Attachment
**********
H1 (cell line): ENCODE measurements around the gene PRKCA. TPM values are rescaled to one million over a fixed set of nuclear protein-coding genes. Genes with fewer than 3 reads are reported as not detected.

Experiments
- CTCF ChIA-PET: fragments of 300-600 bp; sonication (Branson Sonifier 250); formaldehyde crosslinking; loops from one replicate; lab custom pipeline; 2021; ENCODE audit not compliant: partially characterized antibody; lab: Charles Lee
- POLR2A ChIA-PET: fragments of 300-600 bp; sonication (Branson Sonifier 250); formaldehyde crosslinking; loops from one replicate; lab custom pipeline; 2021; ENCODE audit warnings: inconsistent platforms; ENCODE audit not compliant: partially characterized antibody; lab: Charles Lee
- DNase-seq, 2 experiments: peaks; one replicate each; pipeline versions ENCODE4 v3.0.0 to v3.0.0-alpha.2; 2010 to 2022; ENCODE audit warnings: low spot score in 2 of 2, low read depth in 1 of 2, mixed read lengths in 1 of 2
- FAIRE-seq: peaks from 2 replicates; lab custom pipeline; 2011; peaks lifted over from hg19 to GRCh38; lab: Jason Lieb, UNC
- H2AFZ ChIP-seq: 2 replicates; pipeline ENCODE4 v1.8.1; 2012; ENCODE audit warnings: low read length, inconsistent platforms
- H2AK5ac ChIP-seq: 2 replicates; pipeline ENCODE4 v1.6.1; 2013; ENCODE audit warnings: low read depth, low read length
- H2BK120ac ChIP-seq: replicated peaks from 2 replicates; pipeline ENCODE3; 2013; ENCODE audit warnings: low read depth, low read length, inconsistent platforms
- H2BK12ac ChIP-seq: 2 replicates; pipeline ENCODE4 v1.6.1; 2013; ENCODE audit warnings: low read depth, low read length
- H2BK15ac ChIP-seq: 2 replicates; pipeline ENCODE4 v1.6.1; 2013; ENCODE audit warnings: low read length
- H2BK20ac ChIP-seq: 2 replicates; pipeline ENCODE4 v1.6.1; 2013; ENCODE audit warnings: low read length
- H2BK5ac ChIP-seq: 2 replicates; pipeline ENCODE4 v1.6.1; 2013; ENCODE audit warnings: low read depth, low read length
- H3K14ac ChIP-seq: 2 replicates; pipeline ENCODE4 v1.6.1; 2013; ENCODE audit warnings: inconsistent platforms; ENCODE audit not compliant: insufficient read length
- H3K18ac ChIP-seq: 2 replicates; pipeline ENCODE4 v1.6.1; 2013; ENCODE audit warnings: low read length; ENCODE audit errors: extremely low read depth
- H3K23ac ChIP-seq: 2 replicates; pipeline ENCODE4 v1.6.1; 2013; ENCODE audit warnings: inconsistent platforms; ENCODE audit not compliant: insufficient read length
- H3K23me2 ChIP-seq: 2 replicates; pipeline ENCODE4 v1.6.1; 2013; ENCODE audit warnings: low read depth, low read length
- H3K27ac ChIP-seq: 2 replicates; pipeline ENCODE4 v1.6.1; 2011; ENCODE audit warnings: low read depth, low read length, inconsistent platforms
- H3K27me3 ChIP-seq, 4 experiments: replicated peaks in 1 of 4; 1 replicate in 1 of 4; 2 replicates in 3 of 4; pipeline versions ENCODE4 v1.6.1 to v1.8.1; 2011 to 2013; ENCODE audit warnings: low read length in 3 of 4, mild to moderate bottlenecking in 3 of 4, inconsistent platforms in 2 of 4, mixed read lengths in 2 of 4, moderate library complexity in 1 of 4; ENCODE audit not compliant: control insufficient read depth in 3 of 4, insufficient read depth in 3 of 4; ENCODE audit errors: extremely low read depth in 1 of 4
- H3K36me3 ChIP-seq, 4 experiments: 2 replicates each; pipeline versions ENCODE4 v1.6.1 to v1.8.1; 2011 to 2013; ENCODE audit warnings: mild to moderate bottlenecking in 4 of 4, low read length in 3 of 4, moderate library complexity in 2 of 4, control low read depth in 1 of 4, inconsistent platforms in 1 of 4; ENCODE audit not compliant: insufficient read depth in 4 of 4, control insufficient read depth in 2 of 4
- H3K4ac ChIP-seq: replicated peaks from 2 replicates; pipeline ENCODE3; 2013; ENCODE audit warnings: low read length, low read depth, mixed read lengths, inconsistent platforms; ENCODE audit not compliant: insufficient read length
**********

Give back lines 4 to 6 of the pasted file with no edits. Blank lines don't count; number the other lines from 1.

- POLR2A ChIA-PET: fragments of 300-600 bp; sonication (Branson Sonifier 250); formaldehyde crosslinking; loops from one replicate; lab custom pipeline; 2021; ENCODE audit warnings: inconsistent platforms; ENCODE audit not compliant: partially characterized antibody; lab: Charles Lee
- DNase-seq, 2 experiments: peaks; one replicate each; pipeline versions ENCODE4 v3.0.0 to v3.0.0-alpha.2; 2010 to 2022; ENCODE audit warnings: low spot score in 2 of 2, low read depth in 1 of 2, mixed read lengths in 1 of 2
- FAIRE-seq: peaks from 2 replicates; lab custom pipeline; 2011; peaks lifted over from hg19 to GRCh38; lab: Jason Lieb, UNC